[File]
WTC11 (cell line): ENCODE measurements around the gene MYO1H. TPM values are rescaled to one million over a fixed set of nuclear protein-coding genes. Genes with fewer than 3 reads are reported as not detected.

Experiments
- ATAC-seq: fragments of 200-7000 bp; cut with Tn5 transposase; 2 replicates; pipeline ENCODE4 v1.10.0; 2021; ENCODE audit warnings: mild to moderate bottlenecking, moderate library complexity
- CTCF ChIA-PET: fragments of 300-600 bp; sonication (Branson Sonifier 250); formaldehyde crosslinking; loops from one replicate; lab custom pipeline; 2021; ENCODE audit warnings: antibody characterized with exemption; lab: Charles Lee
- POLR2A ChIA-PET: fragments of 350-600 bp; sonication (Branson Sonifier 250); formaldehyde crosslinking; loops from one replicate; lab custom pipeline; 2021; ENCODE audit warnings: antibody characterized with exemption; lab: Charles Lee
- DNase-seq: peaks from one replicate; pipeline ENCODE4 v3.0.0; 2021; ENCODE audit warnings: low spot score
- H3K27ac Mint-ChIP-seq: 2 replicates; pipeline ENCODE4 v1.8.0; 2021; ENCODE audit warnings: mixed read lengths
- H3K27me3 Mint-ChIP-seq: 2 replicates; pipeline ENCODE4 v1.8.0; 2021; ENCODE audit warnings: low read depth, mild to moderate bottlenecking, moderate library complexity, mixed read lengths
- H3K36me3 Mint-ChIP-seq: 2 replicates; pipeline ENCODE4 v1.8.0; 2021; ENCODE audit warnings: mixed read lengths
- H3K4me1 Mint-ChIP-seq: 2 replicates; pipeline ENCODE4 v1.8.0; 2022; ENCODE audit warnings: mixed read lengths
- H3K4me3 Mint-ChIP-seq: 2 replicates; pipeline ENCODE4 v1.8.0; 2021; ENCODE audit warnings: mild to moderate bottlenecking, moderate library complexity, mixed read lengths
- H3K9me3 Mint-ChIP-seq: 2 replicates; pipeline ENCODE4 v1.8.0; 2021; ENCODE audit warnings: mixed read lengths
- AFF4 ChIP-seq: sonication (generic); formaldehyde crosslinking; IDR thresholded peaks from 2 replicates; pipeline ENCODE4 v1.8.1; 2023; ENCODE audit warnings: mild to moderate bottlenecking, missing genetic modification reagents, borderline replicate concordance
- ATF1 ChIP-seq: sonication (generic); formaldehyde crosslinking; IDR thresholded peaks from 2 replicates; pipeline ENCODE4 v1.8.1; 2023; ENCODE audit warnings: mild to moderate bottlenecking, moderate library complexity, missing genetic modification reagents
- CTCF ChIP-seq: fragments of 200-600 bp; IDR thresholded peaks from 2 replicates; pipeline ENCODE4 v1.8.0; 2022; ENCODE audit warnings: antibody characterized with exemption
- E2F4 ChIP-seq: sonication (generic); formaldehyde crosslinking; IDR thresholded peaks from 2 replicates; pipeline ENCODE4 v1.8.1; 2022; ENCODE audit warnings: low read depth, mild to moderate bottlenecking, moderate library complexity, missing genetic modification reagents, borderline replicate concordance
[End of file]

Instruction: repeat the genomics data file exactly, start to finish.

WTC11 (cell line): ENCODE measurements around the gene MYO1H. TPM values are rescaled to one million over a fixed set of nuclear protein-coding genes. Genes with fewer than 3 reads are reported as not detected.

Experiments
- ATAC-seq: fragments of 200-7000 bp; cut with Tn5 transposase; 2 replicates; pipeline ENCODE4 v1.10.0; 2021; ENCODE audit warnings: mild to moderate bottlenecking, moderate library complexity
- CTCF ChIA-PET: fragments of 300-600 bp; sonication (Branson Sonifier 250); formaldehyde crosslinking; loops from one replicate; lab custom pipeline; 2021; ENCODE audit warnings: antibody characterized with exemption; lab: Charles Lee
- POLR2A ChIA-PET: fragments of 350-600 bp; sonication (Branson Sonifier 250); formaldehyde crosslinking; loops from one replicate; lab custom pipeline; 2021; ENCODE audit warnings: antibody characterized with exemption; lab: Charles Lee
- DNase-seq: peaks from one replicate; pipeline ENCODE4 v3.0.0; 2021; ENCODE audit warnings: low spot score
- H3K27ac Mint-ChIP-seq: 2 replicates; pipeline ENCODE4 v1.8.0; 2021; ENCODE audit warnings: mixed read lengths
- H3K27me3 Mint-ChIP-seq: 2 replicates; pipeline ENCODE4 v1.8.0; 2021; ENCODE audit warnings: low read depth, mild to moderate bottlenecking, moderate library complexity, mixed read lengths
- H3K36me3 Mint-ChIP-seq: 2 replicates; pipeline ENCODE4 v1.8.0; 2021; ENCODE audit warnings: mixed read lengths
- H3K4me1 Mint-ChIP-seq: 2 replicates; pipeline ENCODE4 v1.8.0; 2022; ENCODE audit warnings: mixed read lengths
- H3K4me3 Mint-ChIP-seq: 2 replicates; pipeline ENCODE4 v1.8.0; 2021; ENCODE audit warnings: mild to moderate bottlenecking, moderate library complexity, mixed read lengths
- H3K9me3 Mint-ChIP-seq: 2 replicates; pipeline ENCODE4 v1.8.0; 2021; ENCODE audit warnings: mixed read lengths
- AFF4 ChIP-seq: sonication (generic); formaldehyde crosslinking; IDR thresholded peaks from 2 replicates; pipeline ENCODE4 v1.8.1; 2023; ENCODE audit warnings: mild to moderate bottlenecking, missing genetic modification reagents, borderline replicate concordance
- ATF1 ChIP-seq: sonication (generic); formaldehyde crosslinking; IDR thresholded peaks from 2 replicates; pipeline ENCODE4 v1.8.1; 2023; ENCODE audit warnings: mild to moderate bottlenecking, moderate library complexity, missing genetic modification reagents
- CTCF ChIP-seq: fragments of 200-600 bp; IDR thresholded peaks from 2 replicates; pipeline ENCODE4 v1.8.0; 2022; ENCODE audit warnings: antibody characterized with exemption
- E2F4 ChIP-seq: sonication (generic); formaldehyde crosslinking; IDR thresholded peaks from 2 replicates; pipeline ENCODE4 v1.8.1; 2022; ENCODE audit warnings: low read depth, mild to moderate bottlenecking, moderate library complexity, missing genetic modification reagents, borderline replicate concordance